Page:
There is widespread recognition of how important it is to analyze hierarchical data in appropriate ways (Marsh et al., 2012). In our study we have students nested within classrooms and therefore conduct multilevel modeling to account for this and to understand variance attributable to student- and classroom-levels. There are known statistical biases associated with single-level research designs (e.g., dependencies within groups; confounding of within- and between-group variables) and multilevel approaches aim to resolve these biases (for discussions see Goldstein, 2003; Marsh et al., 2008; Raudenbush and Bryk, 2002). To our knowledge only one study has investigated boarding from a multilevel perspective—Martin et al. (2016) investigated motivation and social climates among students nested within boarding houses that were nested within schools (thus, student-, house-, and school-level effects).
Our study differs from the Martin et al. (2016) work by exploring student- and classroom-level effects. Specifically, we investigate whether the proportion of boarding students (relative to day students) in a class has a significant bearing on class-average motivation, engagement, and achievement. Multilevel modelers have established the reciprocity of individual and group dynamics: individuals can affect the group to which they belong and in turn the group can affect these individuals (Raudenbush and Bryk, 2002; Goldstein, 2003; Marsh et al., 2008). This raises the question as to whether a critical mass of boarding students in a classroom affects overall class-average outcomes. For example, does the distinct socialization experience of boarding (Holden et al., 2010) lead to a cohesion or collective identity among boarders in a classroom such that they evince distinct effects relative to day student counterparts in the same classroom? By capturing data on science motivation, engagement, and achievement in science classrooms, our research design could address this question.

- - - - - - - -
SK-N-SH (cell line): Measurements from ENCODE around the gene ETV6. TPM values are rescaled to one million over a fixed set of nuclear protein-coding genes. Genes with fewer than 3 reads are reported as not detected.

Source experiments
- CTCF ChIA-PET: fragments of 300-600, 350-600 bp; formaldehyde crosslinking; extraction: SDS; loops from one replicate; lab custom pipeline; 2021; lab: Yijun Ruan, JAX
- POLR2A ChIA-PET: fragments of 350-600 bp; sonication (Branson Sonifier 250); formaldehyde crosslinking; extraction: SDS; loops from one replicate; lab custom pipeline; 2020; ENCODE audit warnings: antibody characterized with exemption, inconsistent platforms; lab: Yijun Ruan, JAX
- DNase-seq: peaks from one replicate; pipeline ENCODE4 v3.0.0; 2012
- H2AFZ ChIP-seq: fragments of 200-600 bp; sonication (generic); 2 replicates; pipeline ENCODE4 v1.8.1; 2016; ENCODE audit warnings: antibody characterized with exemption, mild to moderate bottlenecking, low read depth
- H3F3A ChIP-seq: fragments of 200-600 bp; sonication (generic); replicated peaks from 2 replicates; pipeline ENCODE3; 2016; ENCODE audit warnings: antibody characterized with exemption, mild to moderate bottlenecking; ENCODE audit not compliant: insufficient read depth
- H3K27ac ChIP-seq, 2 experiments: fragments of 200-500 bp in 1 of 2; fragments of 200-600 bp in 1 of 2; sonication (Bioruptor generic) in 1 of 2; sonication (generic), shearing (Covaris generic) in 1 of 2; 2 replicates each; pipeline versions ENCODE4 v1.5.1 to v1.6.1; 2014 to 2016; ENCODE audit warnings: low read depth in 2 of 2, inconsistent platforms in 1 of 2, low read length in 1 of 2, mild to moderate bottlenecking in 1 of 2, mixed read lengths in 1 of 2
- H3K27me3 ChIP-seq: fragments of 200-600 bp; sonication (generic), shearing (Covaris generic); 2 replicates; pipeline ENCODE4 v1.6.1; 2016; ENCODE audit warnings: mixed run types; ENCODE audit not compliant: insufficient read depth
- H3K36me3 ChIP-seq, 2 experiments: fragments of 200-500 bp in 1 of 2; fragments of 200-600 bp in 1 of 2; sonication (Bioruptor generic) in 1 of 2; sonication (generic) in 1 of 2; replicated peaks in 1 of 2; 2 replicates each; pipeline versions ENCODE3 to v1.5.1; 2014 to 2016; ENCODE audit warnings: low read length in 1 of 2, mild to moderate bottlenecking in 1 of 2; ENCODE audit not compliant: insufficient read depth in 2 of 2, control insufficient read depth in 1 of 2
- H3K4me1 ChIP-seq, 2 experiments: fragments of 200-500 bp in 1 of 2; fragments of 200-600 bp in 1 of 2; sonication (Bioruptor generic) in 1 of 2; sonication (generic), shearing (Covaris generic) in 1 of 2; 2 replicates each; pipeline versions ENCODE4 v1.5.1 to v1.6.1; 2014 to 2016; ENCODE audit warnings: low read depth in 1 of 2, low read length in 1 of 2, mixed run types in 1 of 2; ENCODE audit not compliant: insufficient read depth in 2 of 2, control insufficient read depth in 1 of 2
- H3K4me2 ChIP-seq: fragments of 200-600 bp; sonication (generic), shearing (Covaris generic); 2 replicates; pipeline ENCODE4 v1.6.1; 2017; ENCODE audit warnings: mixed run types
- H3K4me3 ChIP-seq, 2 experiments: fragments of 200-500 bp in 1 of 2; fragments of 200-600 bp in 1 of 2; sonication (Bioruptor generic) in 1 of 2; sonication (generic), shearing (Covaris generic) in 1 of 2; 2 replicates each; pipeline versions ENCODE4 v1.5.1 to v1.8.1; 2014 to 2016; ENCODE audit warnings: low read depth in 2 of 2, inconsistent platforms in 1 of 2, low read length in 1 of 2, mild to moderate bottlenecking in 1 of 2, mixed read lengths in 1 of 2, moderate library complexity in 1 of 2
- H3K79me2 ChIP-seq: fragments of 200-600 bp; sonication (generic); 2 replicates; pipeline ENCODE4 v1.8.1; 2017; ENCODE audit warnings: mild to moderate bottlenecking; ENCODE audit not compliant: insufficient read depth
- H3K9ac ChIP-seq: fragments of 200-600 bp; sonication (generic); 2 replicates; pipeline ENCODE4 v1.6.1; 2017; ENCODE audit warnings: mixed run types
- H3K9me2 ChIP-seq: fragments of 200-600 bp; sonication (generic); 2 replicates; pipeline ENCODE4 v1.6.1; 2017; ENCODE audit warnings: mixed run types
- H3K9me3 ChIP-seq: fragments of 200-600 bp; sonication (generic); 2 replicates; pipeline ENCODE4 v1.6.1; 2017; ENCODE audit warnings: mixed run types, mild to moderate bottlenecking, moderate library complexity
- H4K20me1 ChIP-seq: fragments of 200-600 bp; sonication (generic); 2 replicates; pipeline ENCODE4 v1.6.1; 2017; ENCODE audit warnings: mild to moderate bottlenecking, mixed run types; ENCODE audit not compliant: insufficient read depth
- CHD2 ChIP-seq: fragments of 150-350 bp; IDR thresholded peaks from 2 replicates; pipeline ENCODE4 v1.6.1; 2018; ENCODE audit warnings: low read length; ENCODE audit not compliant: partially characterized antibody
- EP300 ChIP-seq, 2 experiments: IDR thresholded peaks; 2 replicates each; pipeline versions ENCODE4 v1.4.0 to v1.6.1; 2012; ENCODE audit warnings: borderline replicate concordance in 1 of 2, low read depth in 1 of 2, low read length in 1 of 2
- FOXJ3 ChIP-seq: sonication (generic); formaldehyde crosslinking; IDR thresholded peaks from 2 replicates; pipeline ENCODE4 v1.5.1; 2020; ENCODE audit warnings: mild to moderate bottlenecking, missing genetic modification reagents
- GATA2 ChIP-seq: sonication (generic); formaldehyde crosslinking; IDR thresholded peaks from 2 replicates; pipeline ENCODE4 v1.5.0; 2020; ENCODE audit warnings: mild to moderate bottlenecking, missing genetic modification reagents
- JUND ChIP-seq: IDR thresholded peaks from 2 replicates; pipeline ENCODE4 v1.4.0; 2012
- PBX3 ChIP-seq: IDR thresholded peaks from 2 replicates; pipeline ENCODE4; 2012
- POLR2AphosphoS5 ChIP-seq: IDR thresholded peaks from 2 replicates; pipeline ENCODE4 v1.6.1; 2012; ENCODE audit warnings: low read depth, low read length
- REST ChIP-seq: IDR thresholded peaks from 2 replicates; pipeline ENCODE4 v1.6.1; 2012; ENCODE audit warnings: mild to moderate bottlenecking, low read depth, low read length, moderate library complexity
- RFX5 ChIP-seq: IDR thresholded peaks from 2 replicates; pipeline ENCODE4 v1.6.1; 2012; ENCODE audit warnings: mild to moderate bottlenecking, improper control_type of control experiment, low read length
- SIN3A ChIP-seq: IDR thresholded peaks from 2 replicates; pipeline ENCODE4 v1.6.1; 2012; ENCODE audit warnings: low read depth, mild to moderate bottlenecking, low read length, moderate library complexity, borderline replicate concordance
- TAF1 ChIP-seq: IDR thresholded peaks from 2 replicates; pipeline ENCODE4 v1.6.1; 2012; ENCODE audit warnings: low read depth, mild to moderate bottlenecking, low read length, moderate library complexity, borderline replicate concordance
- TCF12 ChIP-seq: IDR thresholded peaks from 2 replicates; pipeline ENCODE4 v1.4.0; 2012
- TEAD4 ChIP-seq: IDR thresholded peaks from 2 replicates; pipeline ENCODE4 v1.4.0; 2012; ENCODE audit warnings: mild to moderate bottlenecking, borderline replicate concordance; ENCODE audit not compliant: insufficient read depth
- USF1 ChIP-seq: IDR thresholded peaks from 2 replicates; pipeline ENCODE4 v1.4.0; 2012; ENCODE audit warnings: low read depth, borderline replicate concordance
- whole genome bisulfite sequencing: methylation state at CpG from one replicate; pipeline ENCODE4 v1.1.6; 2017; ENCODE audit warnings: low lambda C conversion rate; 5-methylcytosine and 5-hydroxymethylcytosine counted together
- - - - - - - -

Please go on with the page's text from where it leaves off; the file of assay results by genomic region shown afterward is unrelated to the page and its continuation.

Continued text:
When conducting multilevel modeling it is also important to establish whether climate or context effects are being investigated. Climate refers to shared perception of a characteristic of the group (e.g., classroom) that is common to members (e.g., students) in that group. For climate variables, the group referent is usually explicit in the item, indicator, or question (e.g., “… students in this classroom try hard”; Marsh et al., 2012). However, when the item referent is the individual (e.g., “I try hard”) and the item is aggregated “up” to also create a classroom-level variable, it is known as a context effect (Marsh et al., 2012). As is evident in Materials below, in our study all variables at student- and classroom-level are context factors.
Aims of the Present Study
There were three main aims of the present investigation. The first aim was to explore, in a large-scale sample, the role of boarding in students’ domain-general academic motivation and engagement. The second aim was to also explore the role of boarding in students’ domain-specific (science) motivation, engagement, and achievement. The third aim was to investigate the association between the proportion of boarders in a classroom (relative to day students) and classroom-average motivation, engagement, and achievement—beyond the student-level motivation, engagement, and achievement relevant to the first two aims. Figure 1 presents the multilevel path model addressing these three aims.